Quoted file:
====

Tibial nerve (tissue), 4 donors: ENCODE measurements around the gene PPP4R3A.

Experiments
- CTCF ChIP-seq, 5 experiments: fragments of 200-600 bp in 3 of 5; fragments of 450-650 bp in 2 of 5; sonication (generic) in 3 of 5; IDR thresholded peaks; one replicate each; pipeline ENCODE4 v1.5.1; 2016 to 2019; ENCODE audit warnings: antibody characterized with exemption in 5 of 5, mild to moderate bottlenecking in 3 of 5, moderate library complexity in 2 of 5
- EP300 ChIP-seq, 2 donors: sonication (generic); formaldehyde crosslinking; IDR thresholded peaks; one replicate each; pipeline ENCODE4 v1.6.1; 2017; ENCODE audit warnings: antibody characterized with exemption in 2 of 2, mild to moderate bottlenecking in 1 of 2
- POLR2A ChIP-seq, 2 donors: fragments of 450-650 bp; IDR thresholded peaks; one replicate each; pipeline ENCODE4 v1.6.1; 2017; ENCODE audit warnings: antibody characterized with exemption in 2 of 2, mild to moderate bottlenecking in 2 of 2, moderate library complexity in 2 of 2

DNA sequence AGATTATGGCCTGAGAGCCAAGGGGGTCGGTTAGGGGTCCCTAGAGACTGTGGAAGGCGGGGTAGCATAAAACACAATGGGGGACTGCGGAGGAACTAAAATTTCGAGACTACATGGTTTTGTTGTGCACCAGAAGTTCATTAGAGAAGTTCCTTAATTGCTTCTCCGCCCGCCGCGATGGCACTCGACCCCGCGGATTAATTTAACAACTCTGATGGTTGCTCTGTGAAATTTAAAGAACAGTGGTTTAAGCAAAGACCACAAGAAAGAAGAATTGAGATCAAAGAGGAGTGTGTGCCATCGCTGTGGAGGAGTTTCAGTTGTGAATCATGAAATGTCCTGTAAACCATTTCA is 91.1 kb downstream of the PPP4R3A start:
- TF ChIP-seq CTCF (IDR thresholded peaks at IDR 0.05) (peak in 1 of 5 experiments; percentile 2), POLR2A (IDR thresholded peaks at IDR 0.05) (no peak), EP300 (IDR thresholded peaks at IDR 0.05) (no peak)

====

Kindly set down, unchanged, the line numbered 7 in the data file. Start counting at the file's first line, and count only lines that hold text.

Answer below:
- TF ChIP-seq CTCF (IDR thresholded peaks at IDR 0.05) (peak in 1 of 5 experiments; percentile 2), POLR2A (IDR thresholded peaks at IDR 0.05) (no peak), EP300 (IDR thresholded peaks at IDR 0.05) (no peak)